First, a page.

Really it is never a dull day when it comes to dealing with tenants. As a property manager the more information we can give tenants and the easier we make it for tenants to follow our guidelines the better. But there are always days when we discover and tenant might have a different living standards than you expected and now what do you do?
Property Problems: Dealing With a Hoarder
Typical landlord worries include late payments, loud tenants and busy schedules. These concerns come with the territory, and most landlords have the experience
and know-how to keep their properties running smoothly. An unsavory new trend has landlords wondering whether some tenants will ever leave. Hoarding is a behavior pattern that leads people to accumulate excess material things without any inclination to get rid of old things. This behavior has been in the spotlight ever since the A&E reality show “Hoarders” began documenting extreme cases of compulsive hoarding.
Manage a high-volume property for long enough and you will probably have to confront this uncomfortable behavior.
Drafting the Lease
Most lease agreements contain clauses that state tenants must keep apartments and houses in fair condition. Hoarding may lead to the obstruction of exits and passageways, or it may establish unsanitary conditions. Hoarders push the limits of these clauses, and it’s time for landlords to get more clear. Excessive hoarding, which is a subjective term, is a safety risk and often leads to structural and pest control issues. If hoarding is becoming a pressing problem in your property, include a specific hoarding clause in the lease. By mentioning hoarding by name, tenants will know that they don’t have the right to accumulate excessive junk in their rented homes. A hoarding clause will give you a stronger leg to stand on when you confront pack-rat tenants.
Confronting a Hoarder
At some point you may have to confront a tenant who hoards, no matter what the lease says. Before you knock on the door, investigate the property as much as possible. An alleged case of hoarding could be a tenant reorganizing a storage unit or packing for a trip. As you confront a tenant, ask about the potential hoarding and remind them that excessive storage may violate some of the lease terms. Most cases of hoarding are the result of laziness, and tenants are willing to clean up the mess. San Francisco requires landlords to give 30 days for cleaning before they are allowed to evict tenants because of unreasonable conditions. If your tenants don’t see the problem with their habits, explain that hoarding violates code and puts residents in danger.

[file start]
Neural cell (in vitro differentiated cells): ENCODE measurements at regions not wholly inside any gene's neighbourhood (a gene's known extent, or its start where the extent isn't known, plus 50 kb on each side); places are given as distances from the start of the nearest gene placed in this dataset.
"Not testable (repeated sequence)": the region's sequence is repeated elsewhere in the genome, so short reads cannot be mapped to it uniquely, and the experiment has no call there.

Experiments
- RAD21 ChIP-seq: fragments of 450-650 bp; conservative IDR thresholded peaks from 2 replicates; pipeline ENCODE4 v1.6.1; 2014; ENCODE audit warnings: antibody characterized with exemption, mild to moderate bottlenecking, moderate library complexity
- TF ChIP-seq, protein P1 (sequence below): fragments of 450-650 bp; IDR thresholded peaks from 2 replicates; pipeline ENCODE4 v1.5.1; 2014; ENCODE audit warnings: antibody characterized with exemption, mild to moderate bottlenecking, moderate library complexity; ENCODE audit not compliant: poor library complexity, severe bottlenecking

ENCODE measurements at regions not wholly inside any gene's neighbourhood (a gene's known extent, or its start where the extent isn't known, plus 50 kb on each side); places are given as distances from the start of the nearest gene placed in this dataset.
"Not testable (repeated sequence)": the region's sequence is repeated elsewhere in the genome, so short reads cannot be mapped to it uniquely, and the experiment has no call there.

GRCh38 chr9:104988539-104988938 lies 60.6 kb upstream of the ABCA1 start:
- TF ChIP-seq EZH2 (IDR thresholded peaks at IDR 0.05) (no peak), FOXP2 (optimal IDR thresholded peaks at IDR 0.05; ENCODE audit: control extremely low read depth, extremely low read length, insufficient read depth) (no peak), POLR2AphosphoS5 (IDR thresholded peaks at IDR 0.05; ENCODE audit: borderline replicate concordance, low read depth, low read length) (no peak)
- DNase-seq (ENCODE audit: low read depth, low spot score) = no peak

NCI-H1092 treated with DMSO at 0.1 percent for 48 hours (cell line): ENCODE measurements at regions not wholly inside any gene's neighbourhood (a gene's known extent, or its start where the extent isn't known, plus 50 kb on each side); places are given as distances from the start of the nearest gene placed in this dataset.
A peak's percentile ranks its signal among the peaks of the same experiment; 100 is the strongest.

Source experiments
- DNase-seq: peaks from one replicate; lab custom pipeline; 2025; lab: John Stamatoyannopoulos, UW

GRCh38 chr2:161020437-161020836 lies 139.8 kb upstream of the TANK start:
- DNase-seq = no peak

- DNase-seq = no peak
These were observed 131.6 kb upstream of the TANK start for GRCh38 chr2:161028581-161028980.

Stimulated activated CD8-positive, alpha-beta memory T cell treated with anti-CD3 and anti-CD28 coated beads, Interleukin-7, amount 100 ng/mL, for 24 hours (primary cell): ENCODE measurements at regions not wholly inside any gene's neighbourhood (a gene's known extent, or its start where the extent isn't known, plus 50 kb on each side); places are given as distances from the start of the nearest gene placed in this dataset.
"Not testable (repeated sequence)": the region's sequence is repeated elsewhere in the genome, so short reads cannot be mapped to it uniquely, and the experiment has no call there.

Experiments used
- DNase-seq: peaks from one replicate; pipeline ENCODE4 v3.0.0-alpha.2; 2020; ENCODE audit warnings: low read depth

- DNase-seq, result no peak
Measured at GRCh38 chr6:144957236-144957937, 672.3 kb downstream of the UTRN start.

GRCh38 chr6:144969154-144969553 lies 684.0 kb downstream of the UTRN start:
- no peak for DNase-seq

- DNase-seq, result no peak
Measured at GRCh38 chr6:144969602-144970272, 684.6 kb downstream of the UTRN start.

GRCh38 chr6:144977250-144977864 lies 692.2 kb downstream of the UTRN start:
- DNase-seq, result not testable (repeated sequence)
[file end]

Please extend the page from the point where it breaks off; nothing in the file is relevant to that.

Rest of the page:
Last December, fire officials in Washington D.C. found hoarding conditions when they responded to a house fire, according to NBCWashington.com. They don’t know what started the fire, but hoarding made it more difficult for fireman to assess the damage and clean up. A clean up plan and perhaps a dumpster from a local D.C. provider could have helped the homeowner dispose of unnecessary belongings and potentially prevented the fire.
Hoarders who refuse to clean and insist on maintaining an unreasonable environment may have to be evicted. Explain the situation to your tenants before you pursue legal action. Some tenants need to feel some pressure in order to clean up their acts. If the threat of eviction doesn’t cause hoarding tenants to shape up, it’s time to pursue legal action. A lawyer will be able to confirm that you have grounds for eviction based on your lease, and state laws dictate how much time a tenant has to clear out.